In thus demonstrating the origin of our basic ontological concepts an investigation in which their ‘birth certificate’ is displayed, we have nothing to do with a vicious relativizing of ontological standpoints. But this destruction is just as far from having the negative sense of shaking off the ontological tradition. We must, on the contrary, stake out the positive possibilities of that tradition, and this always means keeping it within its limits; these in turn are given factically in the way the question is formulated at the time, and in the way the possible field for investigation is thus bounded off. (p. 23)
Then he (Heidegger, 2000) presents the negative side, albeit arguing it as having a positive aim, as follows:
… this destruction does not relate itself towards the past; its criticism is aimed at ‘today’ and at the prevalent way of treating the history of ontology, whether it is headed towards doxography, towards intellectual history, or towards a history of problems. But to bury the past in nullity [Nichtigkeit] is not the purpose of this destruction; its aim is positive; its negative function remains unexpressed and indirect. (p. 23)
Nietzsche (Kaufmann, 1954) argues for a superiority of individuality over communality when stating the following:
History teaches that the best-preserved tribe among a people is the one in which men have a living communal sense as a consequence of sharing their customary and indisputable principles… the danger of these strong communities founded on homogeneous individuals who have character is growing stupidity, which gradually increases by heredity, and which, in any case, follows all stability like a shadow. It is the individuals who have fewer ties and are much more uncertain and morally weaker upon whom spiritual progress depends in such communities; they are the men who make new and manifold experiments. (pp. 54-55)
This favoring individuality is further highlighted in Nietzsche’s placing reason at the top of the educational agenda. He categorically states that “the schools have no more important task than to teach rigorous thinking, cautious judgment, and consistent inference… they should enforce what is essential and distinctive in man: “reason and science, man’s very highest power” (P57). He justifies his claim regarding the superiority of Europeans over Asiatics (and by inference, non- Western societies) by elevating the centrality of the mind and reason, a manifestation of European Humanism, deeming everything that resorted to other ways of knowing as unscientific and comparable to European Middle Ages (Kaufmann, 1954). He claims that “Europe was made Europe by reason in the schools; in the Middle Ages Europe was on the way to becoming a piece and an appendix of Asia again—by losing the scientific sense that it owed to the Greeks” (p. 57).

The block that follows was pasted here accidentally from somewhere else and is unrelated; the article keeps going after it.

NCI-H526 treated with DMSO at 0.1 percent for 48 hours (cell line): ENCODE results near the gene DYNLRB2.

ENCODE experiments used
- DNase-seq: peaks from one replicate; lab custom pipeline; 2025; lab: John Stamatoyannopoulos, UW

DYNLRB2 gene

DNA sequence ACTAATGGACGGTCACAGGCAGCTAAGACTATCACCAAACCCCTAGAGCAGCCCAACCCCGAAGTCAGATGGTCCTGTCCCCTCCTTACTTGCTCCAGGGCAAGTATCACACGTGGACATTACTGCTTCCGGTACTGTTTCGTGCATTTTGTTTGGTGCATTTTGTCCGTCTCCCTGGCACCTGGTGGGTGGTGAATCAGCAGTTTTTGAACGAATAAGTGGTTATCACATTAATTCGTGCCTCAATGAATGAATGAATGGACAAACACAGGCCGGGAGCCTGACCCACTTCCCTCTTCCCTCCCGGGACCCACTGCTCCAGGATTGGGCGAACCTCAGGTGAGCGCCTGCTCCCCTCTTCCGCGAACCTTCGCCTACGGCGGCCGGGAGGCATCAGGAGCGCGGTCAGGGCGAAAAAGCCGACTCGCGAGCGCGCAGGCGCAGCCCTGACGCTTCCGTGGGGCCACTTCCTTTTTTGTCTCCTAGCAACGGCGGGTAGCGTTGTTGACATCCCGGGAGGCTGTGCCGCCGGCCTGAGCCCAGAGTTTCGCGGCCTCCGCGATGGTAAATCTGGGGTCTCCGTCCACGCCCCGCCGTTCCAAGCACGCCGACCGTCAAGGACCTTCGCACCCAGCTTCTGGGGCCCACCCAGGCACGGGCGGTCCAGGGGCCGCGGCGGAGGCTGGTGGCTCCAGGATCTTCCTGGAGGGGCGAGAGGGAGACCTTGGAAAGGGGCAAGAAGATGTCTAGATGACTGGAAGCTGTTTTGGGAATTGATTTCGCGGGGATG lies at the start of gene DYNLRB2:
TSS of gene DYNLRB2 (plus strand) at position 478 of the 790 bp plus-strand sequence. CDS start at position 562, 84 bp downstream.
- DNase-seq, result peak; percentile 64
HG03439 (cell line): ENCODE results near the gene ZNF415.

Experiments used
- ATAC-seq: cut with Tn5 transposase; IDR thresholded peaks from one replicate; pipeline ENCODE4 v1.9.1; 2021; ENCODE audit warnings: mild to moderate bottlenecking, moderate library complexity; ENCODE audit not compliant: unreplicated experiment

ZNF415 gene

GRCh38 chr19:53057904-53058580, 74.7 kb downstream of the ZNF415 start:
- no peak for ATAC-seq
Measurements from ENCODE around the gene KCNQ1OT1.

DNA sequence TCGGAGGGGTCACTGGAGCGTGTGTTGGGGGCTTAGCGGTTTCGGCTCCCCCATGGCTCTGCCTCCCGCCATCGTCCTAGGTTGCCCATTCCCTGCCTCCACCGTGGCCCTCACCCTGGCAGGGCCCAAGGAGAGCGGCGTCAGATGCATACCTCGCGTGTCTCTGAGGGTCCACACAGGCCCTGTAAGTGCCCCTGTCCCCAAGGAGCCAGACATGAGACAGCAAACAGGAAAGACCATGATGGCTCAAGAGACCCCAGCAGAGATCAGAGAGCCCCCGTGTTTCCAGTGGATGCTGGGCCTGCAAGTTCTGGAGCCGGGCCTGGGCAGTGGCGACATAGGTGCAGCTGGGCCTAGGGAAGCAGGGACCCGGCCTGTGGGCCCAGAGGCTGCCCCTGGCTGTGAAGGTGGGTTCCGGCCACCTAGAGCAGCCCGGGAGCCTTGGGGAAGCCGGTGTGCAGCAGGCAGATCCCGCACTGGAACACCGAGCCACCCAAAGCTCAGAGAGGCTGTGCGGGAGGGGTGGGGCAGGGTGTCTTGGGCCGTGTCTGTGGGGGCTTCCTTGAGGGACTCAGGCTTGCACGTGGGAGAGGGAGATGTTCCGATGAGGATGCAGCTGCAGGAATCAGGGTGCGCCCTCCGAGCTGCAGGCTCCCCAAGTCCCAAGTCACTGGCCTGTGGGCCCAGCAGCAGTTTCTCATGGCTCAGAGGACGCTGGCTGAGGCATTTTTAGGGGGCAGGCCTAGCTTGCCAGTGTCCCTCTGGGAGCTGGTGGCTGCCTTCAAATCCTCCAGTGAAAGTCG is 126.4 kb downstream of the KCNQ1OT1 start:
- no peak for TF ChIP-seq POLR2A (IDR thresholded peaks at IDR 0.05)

Toward an Equitably Infused Global Epistemological Orientation and Global (Philosophy of) Education
The dilemma found in the dominance of Humanism over other epistemologies, in conceptualizing personhood, have been inherited by African scholarship and present an almost insurmountable challenge for those of us who are seeking to illuminate the world about the possibility of elevating African cognition and epistemology to equitable levels in global scholarship and practice. Locked in this dilemma is Hoekema’s attempt to classify into categories the (philosophical) African discourses surrounding the essence of humanness or personhood (Hoekema, 2008). Hoekema claims to have identified three key aspects of traditional notions of personhood, as follows:
First, it persists through life and beyond death. Second, it is attained, by stages, through key events and accomplishments beginning with formal recognition in a naming ceremony and continuing, for those who have lived worthy lives, for several generations after death. Third, personhood is essentially relational and social, not something that can be properly attributed to individuals in isolation.18 (p. 265)